Monday, 19 February 2018

Horse vet turns to medicine

Final year Monash medical student Carl Barker is adamant that he’s not interested in obstetrics and gynaecology. “I've done enough foalings!” Carl worked as a horse vet – largely in the racing industry based in Geelong treating Melbourne Cup winners – before deciding on a change of career.

Carl Barker worked as a horse vet for eight years before deciding to study medicine

A draining occupation

“[Being a horse vet is] a ridiculously physical, mentally draining occupation. Just being out in the sun, handling 500 kg horses, getting kicked … being exposed to radiographs. We'd take more x-rays some days than what they would do in Bendigo Health.” As difficult, he found treating million dollar horses for millionaire owners unfulfilling. “I'd much prefer to treat a little sick pony who'd got colic; something that actually needed to be seen as opposed to making race horses win races.” Recognising signs of burnout, his partner helped him realise that he couldn’t continue. Why don’t you study medicine? she asked.

Medicine not possible for people of my background

Growing up one of eight kids on a Queensland vegetable farm, medicine was not a career he’d ever considered. “I didn't think being a doctor was even possible for people with my background.” Carl’s parents still don’t understand why he’s doing medicine so he feels it’s really important that rural medical training programs target kids with his background to show them it’s possible.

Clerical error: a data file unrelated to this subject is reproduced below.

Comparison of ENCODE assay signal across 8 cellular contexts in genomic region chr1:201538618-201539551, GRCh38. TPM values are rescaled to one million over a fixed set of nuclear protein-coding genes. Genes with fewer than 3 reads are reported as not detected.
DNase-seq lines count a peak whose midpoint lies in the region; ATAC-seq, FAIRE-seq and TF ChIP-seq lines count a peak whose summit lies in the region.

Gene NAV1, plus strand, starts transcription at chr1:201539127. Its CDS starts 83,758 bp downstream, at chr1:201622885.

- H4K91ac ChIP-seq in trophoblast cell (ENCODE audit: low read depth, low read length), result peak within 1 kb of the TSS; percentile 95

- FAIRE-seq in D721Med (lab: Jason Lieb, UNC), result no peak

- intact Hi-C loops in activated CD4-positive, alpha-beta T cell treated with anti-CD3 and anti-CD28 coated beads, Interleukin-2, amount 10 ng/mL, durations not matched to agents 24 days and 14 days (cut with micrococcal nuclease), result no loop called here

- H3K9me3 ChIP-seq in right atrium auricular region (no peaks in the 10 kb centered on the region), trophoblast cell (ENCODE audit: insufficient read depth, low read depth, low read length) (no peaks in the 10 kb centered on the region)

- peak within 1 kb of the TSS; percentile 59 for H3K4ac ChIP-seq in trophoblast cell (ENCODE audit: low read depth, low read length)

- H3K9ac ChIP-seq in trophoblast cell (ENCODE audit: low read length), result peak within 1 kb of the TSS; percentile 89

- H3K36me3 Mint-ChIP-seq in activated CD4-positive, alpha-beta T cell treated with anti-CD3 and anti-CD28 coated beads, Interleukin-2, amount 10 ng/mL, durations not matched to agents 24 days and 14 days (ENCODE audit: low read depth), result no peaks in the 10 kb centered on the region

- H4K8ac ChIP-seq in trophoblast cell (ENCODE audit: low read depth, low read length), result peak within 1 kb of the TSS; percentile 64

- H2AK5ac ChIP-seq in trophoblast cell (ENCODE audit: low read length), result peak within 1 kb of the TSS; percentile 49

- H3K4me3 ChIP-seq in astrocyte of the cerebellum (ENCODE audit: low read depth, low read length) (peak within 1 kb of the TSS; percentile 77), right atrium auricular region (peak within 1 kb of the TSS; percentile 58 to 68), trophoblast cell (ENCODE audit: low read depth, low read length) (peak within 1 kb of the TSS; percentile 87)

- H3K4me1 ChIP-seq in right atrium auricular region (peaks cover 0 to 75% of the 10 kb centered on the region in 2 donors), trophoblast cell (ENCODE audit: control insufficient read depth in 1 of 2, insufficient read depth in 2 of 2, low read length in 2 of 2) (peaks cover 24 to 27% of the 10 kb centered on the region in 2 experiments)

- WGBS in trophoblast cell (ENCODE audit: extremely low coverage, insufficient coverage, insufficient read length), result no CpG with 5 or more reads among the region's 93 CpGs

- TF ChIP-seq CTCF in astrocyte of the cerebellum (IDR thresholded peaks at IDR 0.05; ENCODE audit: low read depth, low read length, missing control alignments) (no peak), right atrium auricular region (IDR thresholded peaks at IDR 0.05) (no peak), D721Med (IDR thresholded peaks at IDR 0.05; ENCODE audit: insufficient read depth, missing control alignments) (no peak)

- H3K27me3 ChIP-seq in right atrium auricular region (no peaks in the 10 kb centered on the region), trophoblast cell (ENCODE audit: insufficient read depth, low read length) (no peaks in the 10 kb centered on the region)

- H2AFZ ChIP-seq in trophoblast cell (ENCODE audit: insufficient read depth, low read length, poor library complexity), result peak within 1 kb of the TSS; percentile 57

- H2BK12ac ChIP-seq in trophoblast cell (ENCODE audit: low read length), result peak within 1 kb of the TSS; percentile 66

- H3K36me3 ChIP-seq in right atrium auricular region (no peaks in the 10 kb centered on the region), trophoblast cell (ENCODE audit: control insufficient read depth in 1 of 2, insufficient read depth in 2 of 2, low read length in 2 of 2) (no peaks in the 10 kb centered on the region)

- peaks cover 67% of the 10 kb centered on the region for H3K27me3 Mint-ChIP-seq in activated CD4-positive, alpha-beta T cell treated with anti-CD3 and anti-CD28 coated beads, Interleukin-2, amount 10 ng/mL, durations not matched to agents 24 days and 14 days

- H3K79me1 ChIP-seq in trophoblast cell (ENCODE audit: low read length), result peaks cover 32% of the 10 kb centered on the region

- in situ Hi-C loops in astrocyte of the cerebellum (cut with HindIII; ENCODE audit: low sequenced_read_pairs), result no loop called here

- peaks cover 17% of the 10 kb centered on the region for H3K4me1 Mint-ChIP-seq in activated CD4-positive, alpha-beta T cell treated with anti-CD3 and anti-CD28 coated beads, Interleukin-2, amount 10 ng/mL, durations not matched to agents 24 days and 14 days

But Carl knew he didn’t want to take up farming. At 13 he went to Brisbane to play soccer at Cavendish State High School and boarded with seven families until he completed year 12. One particularly difficult situation was a turning point. “I just stayed in my room and I started to study. I went from getting average marks to getting super high marks.” Despite a guidance counsellor telling him he wasn’t smart enough, he’d decided he wanted to be a vet and he succeeded in getting into a veterinary course.

Learning to learn again

Going back to study medicine after eight years as a vet, he’s had to learn how to learn again. “I walk into the hospital and know that I might be older than a lot of the doctors there, but I just have to accept that I don't know anything compared to what they know.”

But he hasn’t yet walked away from being a horse vet. Continuing to work weekends and university breaks has been a boost to his self-esteem as much as his finances. “You know you help a lot of clients, they really respect you, you're an authority on your area of interest.” And he enjoys being part of the team he works with at the Bendigo Equine Hospital despite his ambivalence about the industry. “I feel kind of bad for leaving the veterinary industry because I'm needed as a horse vet … but all my friends who are horse vets, they're really happy for me that I've got out of it.”

Doing what I love and getting paid for it

With an interest in urology, general surgery and general practice, he’s considering being a GP proceduralist. He’s also looking forward to earning in his new career after five years of study. “The truth is as an intern I will be on the equivalent of what I was on as a vet who had eight years of experience.”

He’s quite pragmatic about his motivations. “Money is important and I think anyone who says that money's not important obviously has never had a need for money. Am I going into medicine for the money? Yes, but I'm also doing it because I'm doing what I love and I'm going to get paid for it.” He has no interest in a big city. “I feel like I'm not needed down there. I can relate to farmers.”

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